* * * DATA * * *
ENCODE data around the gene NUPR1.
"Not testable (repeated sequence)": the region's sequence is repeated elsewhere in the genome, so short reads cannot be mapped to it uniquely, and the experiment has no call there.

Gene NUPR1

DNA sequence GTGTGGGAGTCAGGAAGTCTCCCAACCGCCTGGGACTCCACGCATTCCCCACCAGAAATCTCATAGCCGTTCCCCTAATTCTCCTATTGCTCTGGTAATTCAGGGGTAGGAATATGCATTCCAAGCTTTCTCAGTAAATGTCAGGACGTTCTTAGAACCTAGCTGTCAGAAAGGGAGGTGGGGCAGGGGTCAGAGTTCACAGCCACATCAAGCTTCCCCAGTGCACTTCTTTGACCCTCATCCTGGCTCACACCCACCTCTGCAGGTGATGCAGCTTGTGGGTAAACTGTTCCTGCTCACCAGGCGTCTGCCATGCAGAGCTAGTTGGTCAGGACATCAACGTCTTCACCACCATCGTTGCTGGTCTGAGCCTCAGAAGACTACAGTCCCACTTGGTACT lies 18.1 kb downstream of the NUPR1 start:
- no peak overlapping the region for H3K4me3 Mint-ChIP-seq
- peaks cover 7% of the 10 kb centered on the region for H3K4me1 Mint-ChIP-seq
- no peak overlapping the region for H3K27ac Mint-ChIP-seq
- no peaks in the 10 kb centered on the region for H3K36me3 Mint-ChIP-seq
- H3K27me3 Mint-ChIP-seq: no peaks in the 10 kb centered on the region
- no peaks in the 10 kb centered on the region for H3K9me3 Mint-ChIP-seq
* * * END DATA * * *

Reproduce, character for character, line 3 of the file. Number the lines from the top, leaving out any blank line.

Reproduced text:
Gene NUPR1